Echoing previous debates on the issue, many pointed to a lack of hard evidence that jurisdictions that allow for nonlawyer firm ownership, including the United Kingdom and Australia, had made their own justice systems more accessible.

Legal market expert William Henderson, who wrote an economics-focused report for the California bar last year that led to the task force formation, said the profession is far more aware today, even compared to two years ago, of how the current rules stymie legal-technology collaborations.

There are also more studies and data showing a fast-growing percentage of people either unable to afford lawyers or with a legal claim whose value is far outstripped by the costs of the legal help they would need to get the case resolved.

In one major 2015 study, the National Center for State Courts said 76% of litigants represented in the study were unrepresented in civil matters, nearly double from two decades earlier.

“The idealized picture of an adversarial system in which both parties are represented by competent attorneys who can assert all legitimate claims and defenses is an illusion,” the study said.

Henderson, a professor at Indiana University Maurer School of Law, said that, in the face of that kind of crisis in the civil justice system, the proposals were “relatively modest” from a public policy point of view. He also predicted the relatively muted reaction around the bar so far to the California initiative won’t last.

“There is going to be an outcry from a particularly powerful lobbying group, lawyers,” he said. “But we also know that three out of four people who show up in a state court are unrepresented, and that’s what I think the


trustees are worried about.”

If California does act, Henderson and others said it would be a strong incentive for other states that are considering sweeping changes to move forward.

In Arizona earlier this month, a commission created by the state Supreme Court to look broadly at state ethics rules voted to recommend a sweeping set of rule changes.

They include the elimination of Rule 5.4 altogether and most of the regulations governing lawyer advertising. The proposed reforms would also allow lawyers to share fees with non-lawyers.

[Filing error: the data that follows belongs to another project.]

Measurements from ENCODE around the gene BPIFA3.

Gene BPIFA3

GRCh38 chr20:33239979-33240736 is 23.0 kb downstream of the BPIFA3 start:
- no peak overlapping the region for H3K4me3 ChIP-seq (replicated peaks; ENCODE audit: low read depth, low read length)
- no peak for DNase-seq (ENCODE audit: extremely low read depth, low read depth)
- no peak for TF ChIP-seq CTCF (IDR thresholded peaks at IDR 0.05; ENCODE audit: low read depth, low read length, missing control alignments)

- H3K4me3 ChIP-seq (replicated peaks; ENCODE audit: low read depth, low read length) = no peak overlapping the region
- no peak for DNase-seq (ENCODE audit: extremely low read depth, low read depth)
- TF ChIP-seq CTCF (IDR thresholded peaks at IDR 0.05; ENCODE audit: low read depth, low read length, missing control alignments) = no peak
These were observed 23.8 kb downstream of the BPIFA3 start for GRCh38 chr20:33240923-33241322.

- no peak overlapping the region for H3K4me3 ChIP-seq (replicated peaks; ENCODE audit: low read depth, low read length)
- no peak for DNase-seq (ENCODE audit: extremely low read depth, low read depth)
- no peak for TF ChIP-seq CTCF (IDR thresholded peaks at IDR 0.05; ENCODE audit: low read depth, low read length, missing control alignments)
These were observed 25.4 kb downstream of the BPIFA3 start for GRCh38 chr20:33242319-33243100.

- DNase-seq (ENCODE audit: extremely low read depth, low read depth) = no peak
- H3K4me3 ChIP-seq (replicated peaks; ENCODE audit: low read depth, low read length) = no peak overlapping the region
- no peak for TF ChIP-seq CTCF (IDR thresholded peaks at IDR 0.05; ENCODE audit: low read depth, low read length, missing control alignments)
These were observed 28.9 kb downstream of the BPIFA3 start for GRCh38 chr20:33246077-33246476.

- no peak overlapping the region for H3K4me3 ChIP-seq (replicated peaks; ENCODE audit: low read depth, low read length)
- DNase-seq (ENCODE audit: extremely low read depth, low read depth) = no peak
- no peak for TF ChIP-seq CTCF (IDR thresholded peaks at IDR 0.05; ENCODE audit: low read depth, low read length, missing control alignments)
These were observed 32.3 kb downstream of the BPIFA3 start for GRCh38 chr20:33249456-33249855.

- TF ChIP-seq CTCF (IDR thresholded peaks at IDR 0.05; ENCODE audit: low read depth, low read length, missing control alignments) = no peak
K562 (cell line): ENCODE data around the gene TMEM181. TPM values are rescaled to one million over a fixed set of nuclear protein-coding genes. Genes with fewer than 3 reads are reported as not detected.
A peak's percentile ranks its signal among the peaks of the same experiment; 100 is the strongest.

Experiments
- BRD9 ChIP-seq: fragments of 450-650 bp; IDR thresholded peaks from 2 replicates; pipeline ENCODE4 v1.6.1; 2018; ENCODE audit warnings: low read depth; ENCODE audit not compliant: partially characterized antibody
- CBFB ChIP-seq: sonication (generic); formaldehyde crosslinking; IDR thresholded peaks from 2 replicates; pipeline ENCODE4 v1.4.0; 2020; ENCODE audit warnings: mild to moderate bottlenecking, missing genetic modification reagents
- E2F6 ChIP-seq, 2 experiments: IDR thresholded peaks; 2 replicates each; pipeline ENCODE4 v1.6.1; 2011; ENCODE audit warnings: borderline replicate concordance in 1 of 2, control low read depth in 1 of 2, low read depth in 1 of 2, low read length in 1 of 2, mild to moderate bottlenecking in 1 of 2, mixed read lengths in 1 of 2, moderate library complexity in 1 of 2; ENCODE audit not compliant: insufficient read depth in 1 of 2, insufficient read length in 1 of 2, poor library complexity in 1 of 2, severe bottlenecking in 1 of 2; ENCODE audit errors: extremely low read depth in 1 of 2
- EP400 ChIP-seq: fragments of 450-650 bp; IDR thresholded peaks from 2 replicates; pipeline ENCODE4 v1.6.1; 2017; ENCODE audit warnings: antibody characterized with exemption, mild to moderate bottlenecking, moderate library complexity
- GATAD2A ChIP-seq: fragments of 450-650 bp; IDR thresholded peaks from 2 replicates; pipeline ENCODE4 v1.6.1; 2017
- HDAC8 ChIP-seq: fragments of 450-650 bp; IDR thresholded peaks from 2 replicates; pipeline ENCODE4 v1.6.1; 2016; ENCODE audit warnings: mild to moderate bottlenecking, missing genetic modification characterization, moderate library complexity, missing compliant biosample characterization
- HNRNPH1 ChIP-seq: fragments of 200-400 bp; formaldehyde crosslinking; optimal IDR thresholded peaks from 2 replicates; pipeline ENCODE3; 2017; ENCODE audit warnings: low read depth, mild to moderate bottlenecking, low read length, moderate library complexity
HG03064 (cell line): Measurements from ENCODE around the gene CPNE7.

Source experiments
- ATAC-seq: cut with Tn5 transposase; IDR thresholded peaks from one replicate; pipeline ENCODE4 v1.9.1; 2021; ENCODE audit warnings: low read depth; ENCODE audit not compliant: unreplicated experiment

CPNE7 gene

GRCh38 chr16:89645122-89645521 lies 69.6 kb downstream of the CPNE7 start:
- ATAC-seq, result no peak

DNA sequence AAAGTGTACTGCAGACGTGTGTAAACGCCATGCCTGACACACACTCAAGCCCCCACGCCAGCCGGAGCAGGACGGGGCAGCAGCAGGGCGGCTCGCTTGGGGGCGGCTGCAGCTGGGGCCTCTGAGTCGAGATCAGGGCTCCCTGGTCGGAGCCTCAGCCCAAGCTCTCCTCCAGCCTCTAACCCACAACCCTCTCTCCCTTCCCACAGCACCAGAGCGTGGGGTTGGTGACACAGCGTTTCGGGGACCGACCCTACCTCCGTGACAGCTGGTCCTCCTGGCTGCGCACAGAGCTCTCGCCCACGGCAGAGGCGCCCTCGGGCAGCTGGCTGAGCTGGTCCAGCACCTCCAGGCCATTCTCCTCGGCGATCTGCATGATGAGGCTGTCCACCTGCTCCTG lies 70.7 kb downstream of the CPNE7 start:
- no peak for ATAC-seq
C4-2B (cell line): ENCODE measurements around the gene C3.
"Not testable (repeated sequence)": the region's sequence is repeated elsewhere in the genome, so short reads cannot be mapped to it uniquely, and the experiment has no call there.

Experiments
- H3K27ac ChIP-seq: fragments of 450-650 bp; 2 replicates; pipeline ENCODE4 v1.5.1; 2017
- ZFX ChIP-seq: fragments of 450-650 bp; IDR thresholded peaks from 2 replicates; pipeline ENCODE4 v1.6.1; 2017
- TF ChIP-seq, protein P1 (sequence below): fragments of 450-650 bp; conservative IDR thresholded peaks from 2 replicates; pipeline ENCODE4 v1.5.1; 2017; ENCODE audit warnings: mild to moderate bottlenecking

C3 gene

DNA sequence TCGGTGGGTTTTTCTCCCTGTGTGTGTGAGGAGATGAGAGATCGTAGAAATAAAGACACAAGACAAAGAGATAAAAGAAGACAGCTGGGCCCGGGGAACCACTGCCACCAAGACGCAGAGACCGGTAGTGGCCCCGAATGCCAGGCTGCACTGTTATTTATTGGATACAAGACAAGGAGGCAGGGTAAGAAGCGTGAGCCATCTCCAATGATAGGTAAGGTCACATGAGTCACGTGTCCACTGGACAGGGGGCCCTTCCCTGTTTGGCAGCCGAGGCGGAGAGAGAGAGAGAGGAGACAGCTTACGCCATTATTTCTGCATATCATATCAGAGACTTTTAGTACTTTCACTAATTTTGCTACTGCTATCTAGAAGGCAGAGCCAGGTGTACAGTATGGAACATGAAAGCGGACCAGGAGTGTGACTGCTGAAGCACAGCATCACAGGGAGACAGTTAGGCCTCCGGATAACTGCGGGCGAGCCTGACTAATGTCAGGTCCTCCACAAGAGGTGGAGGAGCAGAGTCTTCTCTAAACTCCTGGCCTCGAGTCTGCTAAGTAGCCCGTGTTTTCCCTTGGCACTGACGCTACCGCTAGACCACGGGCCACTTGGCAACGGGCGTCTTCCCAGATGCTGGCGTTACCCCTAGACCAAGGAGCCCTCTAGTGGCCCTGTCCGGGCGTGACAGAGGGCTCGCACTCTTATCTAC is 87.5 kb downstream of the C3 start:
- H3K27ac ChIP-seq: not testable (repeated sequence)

The state Supreme Court in Utah has also begun what it described as a “reimagining” of the state’s lawyer regulation structure to improve access to affordable legal services through “the power of entrepreneurship, capital and machine learning in the legal arena.”

Salt Lake City litigator John Lund, who co-chairs the task force, said the group was preparing to recommend a series of changes on fee-sharing and outside investment, as well as the formation of a new regulatory body to oversee nonlawyers providing distinct legal services.

“If anything, this is going to be more aggressive than what we’re seeing come out of California,” Lund told Law360. “But the underlying driver is: We’ve got a huge population of people who just can’t afford lawyers.”

The public comment period for the California proposals ends Sept. 23. The task force’s final report and recommendations are due to the bar’s Board of Trustees by the end of the year.

A public comment period and judicial review of the Arizona proposals are expected in the fall. Lund said the Utah task force report is expected to be submitted in August to the state Supreme Court, which may call for a public comment period.

Attorney Toby Rothschild, a vice chair of the California task force, said every opinion would be considered as the plan moves forward, and he emphasized that the proposals were highly tentative.

Members of the bar’s recently reconstituted governance body have been “interested and engaged and encouraging” of the group’s work, Rothschild said, and “may well push it forward.”

“In my mind, as a career legal aid attorney, the need is so overwhelming that we have to find ways to help people recognize that if this is done right, it will actually expand the public’s recognition of the need for legal services,” he said.

“We do expect to hear more negative words, mostly from lawyers worried that the law is becoming more a business than a profession” Rothschild added. “But that train may have already left the station.”

–Editing by Philip Shea and Jill Coffey.